“Picone describes how, decades after her abusive mother cast her out, she attempted to reunite with her estranged family—including her now-Alzheimer’s-stricken mother. Quiet, sensitive Picone and her four siblings spent their New York City childhood being tormented by Eva, their Colombian-born mother.
Yet Picone simultaneously longed for her mother’s love, especially after her father’s death. When a handsome older man asked 17-year-old Picone to marry him following an innocent courtship, Eva coldly cast her daughter out of the family. Picone remained shattered by Eva’s decision for decades, but after her stepfather’s funeral, she strived to reconnect with her family. Unfortunately, her siblings responded with varying degrees of hostility, having long believed Eva’s slanderous (and false) tales about their sister. Picone focused on rebuilding a relationship with her mother, but Alzheimer’s disease was ravaging her, leaving the matriarch increasingly confused and ill while forcing Picone and her combative older sister Julia to share caregiver responsibilities in Eva’s crumbling Queens house. Two additional narratives then unfold: poems describing Picone’s childhood, starting with her earliest memory and circling back to her heart-wrenching abandonment; and the histories of her mother, her Colombian and Italian grandmothers, and Picone’s charming but womanizing father, recounted by Eva in rare moments of lucidity.
In this exquisitely beautiful, haunting debut memoir, Picone weaves a personal story of familial alienation together with sharp, unforgettable portraits of Colombian social hierarchy, the American immigrant experience and post–World War II life. The complex dance of family dynamics rises to life, instantly ensnaring readers. Whether it’s Picone arguing with Julia over their mother’s prognosis or Eva’s painful transition from upper-class Colombian to divorced American immigrant, Picone approaches every character—even herself—with resolute compassion and unflinching honesty. Occasionally, the story steers near self-pity in some distressing scenes, but it never fully falls into that trap. Between the story’s rich layers and Picone’s captivating writing style, this memoir and its nuanced characters will carve a place in readers’ minds.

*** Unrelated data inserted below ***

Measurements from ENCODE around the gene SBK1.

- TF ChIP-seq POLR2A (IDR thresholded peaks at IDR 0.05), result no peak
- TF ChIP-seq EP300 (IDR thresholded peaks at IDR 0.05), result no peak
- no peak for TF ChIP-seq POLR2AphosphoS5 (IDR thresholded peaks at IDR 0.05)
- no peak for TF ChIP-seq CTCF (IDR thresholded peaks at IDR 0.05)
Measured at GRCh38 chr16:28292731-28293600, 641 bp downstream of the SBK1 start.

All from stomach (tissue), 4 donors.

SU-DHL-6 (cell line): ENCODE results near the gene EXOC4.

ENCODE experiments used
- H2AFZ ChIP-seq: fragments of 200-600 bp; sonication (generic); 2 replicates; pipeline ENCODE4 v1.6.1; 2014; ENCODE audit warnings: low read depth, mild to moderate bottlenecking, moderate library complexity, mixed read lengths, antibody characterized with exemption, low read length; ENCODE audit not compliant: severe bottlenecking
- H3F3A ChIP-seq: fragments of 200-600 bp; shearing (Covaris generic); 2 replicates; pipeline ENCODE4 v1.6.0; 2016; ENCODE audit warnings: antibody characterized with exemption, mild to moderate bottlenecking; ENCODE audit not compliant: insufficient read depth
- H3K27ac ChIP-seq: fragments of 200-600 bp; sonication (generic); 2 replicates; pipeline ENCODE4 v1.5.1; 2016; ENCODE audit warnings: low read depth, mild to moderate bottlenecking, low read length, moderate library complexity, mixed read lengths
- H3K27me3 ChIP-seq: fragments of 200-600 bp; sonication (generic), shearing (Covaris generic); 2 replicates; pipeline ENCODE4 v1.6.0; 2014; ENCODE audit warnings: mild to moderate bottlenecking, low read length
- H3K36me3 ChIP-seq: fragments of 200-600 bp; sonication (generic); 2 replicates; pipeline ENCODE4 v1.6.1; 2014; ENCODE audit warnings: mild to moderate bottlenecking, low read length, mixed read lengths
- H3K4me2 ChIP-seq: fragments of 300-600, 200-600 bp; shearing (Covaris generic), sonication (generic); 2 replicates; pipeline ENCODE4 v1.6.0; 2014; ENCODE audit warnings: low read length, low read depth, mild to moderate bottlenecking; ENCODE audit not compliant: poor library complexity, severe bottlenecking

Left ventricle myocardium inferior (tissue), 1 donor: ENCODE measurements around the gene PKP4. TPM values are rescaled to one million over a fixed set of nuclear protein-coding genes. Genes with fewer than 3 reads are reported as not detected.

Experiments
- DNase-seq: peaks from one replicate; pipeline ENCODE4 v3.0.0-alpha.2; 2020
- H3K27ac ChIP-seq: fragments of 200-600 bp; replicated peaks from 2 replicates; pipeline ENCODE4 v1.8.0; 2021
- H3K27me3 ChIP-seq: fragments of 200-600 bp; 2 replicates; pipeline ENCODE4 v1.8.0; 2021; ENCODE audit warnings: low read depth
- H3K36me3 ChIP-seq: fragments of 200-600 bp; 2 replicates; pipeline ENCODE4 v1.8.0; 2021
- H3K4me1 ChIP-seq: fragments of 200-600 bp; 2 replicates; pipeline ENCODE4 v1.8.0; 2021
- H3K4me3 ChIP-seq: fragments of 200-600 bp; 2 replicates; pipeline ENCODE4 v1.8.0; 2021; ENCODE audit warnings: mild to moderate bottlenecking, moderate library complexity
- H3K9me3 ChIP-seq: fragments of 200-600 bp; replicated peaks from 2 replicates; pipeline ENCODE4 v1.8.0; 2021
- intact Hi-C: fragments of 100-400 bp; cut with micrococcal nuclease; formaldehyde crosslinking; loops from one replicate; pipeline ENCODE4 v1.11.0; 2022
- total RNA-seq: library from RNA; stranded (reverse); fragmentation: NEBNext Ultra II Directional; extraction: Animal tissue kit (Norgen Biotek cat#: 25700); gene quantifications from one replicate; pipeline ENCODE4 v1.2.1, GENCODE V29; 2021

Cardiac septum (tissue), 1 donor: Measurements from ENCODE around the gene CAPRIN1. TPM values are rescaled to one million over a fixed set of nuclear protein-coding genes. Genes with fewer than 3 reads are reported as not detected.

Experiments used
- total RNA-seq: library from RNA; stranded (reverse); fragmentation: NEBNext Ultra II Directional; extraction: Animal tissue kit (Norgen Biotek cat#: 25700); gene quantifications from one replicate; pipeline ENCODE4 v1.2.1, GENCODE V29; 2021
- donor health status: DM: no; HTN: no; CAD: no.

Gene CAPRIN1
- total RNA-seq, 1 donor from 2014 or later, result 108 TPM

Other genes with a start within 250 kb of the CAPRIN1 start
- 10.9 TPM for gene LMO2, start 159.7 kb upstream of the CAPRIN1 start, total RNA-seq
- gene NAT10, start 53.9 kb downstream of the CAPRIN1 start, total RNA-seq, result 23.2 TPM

A fascinating, magnificently epic family saga told by a gifted storyteller. ”
Readers Praise Tesoro:
“A compelling story of remembrance, redemption, and one woman’s power of persistence… Each line captivates the heart. Each chapter stays inside your soul. Picone shows insightful bravery in the dramatic telling of mother daughter dynamics in the face of Alzheimer’s. Her book is an unforgettably breathtaking journey of healing, hope and love.”
−Dorothy Randall Gray, author of Soul Between the Lines
“Tesoro: The Treasured Life of a Discarded Daughter is the exquisitely written story of a woman attempting to disentangle the secrets and lies of a lifetime in the hope of piecing together the fragments of her fractured family. With insight and grace, Picone braids together an absorbing narrative of her search for the truth, at the heart of which is her relationship with an estranged mother disappearing into Alzheimer’s. In a voice that is both personal and resonant, she leads the reader on an intimate journey that spans decades and continents.”
−Janice Van Horne, author of A Complicated Marriage
“Picone’s deeply moving memoir has much more to recommend it than the tale of an extraordinarily hard early life and young adulthood that form the mettle of a woman excluded from her family for thirty years. The writing is superb, with an immediacy that pulls you into an intricate weaving of past and present and moves through the geography of her life; from Union Square to Colombia and Italy, through Queens and Las Vegas. Her descriptions make you feel places. This is more than another memoir of an unhappy childhood, it is a testament to the human heart’s ability to survive, forgive, and transcend adversity.”
−Betsy Feist, Editor
“A gripping story of a woman’s relationship to a controlling and difficult mother who disowns her for thirty years. It is only after the mother slips in to Alzheimer’s disease that her personality softens…I highly recommend this book for those who want to understand the impact of dementia on family dynamics.”
−Dr. Darlynne Devenny, author of Developmental Time and Timing
“An unusual life told in lovely, resonant prose, Picone never makes the easy or expected choice of a word, metaphor or angle on a story, but always the surprisingly beautiful and insightful one. Proust said somewhere that literature lies in the quality of the mirror, not the life it reflects. Picone’s expert, burnished, mirror-like memoir will reward you with the quality of its reflections.”
−Jonathan Wallace, author of Sex, Laws and Cyberspace